From the various crystal structures now available, it has been hypothesized that the conserved auto-cleavage mechanism for the YscU/FlhB group of proteins results in a critical surface to promote protein interactions for secreted substrates [26-29]. We extend this interpretation with experimental data to further suggest that EscU auto-cleavage promotes translocon and effector protein secretion presumably by acting at the base of the EPEC T3SS.

Conclusions

This study provides evidence that intermediate phenotypes can be identified in the EPEC T3SS secretory pathway suggesting that sequential binding events are involved in type III effector translocation into host cells. The conserved mechanism of auto-cleavage, shown here for EscU, is a critical event that supports type III effector translocation. Additional studies will be required to identify the temporal sequence of events and to functionally characterize how protein substrates are trafficked through the T3SS.

Methods

Bacterial Strains and Growth Media

Bacterial strains generated and used in this study are listed in Table 1. Bacterial strains were routinely cultured in Luria broth (LB) (1% [w/v] tryptone, 0.5% [w/v] yeast extract, 1% [w/v] NaCl) at 37°C. Antibiotics (Sigma) were added when appropriate, to a final concentration of 50 μg/ml kanamycin, 50 μg/ml streptomycin, 30 μg/ml chloramphenicol, 200 μg/ml ampicillin, 10 μg/ml tetracycline.

Table 1. Strains and plasmids used in the study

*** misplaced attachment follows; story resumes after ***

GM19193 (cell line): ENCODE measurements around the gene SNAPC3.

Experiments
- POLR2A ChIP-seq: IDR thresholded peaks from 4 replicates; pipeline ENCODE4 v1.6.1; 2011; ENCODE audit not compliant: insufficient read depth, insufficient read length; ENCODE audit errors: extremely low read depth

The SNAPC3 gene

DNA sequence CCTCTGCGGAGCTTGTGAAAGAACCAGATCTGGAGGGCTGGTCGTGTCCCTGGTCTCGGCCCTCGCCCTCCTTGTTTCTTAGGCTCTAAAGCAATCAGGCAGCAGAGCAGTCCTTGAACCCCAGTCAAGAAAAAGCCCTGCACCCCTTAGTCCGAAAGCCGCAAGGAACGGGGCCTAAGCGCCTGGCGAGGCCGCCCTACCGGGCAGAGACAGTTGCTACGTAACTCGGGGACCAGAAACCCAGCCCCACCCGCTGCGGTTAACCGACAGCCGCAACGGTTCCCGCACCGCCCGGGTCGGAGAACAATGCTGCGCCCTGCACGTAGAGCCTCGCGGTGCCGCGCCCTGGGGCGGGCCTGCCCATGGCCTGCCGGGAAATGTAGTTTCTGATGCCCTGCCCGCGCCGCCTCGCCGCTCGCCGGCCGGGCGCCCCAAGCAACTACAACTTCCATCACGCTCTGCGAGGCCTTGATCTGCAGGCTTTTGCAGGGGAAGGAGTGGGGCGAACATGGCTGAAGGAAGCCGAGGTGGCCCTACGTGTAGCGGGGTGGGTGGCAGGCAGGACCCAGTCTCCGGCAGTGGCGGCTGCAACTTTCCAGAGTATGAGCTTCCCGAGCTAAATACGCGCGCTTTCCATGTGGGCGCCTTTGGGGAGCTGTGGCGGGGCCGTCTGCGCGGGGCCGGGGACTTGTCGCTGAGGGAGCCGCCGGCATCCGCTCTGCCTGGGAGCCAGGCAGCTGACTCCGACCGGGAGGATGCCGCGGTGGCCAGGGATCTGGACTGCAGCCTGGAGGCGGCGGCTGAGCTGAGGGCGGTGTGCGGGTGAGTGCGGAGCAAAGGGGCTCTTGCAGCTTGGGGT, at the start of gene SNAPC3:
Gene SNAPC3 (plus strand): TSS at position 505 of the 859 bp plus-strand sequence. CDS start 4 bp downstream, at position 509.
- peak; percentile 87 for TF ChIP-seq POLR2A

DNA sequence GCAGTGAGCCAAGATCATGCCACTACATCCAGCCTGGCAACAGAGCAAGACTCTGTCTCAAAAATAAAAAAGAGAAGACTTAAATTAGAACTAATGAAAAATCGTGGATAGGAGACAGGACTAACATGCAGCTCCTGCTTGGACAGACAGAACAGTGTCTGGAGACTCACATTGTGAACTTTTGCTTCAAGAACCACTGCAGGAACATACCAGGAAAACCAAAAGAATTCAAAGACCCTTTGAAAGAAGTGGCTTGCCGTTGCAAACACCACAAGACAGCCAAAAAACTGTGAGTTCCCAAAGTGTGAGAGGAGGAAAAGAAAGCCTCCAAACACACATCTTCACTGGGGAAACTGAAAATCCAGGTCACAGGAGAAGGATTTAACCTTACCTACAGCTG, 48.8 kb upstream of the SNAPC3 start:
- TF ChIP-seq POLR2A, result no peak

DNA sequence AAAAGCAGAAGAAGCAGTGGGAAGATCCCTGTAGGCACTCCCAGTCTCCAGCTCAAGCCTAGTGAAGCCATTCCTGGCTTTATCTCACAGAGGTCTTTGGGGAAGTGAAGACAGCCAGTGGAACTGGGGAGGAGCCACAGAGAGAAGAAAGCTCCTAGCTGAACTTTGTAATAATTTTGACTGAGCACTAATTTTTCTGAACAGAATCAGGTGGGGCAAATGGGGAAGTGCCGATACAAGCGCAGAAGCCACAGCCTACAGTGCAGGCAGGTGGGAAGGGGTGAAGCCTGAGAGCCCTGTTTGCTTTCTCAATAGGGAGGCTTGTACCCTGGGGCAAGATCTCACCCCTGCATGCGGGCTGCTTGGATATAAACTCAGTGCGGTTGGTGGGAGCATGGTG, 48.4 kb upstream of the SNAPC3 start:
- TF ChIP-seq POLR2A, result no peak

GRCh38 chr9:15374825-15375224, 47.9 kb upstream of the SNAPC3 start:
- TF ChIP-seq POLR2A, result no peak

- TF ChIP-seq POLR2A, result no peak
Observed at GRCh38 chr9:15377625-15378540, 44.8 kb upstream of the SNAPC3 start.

Isolation of Genomic and Plasmid DNA

Genomic DNA was isolated from bacterial strains using the Purogene genomic DNA isolation kit (Gentra systems). Plasmids were isolated from bacterial strains using the QIAprep spin miniprep kit (Qiagen).

Recombinant Plasmid Construction

The escU gene was amplified via polymerase chain reaction (PCR) from EPEC genomic DNA using primers JT8 and JT10 and cloned into pET21a+ to create pETescUHIS (see table 2 for the sequences and list of primers used in this study). This construct overexpresses EscU-His from the recombinant T7 promoter. The pETescU(N262A)HIS and pETescU(P263A)HIS vectors were generated using the Phusion site directed mutagenesis kit (Finnzymes), following the manufacturer's directions. Briefly, primers pairs JT12/JT13 and JT14/JT15, that had phosphorylated 5' ends, were used to generate amplicons of pETescU(N262A)HIS and pETescU(P263A)HIS using pETescUHIS as template. The sequences of pETescUHIS, pETescU(N262A)HIS and pETescU(P263A)HIS were verified using the universal T7 forward and reverse primers that flank the pET21a+ multiple cloning site by sequencing.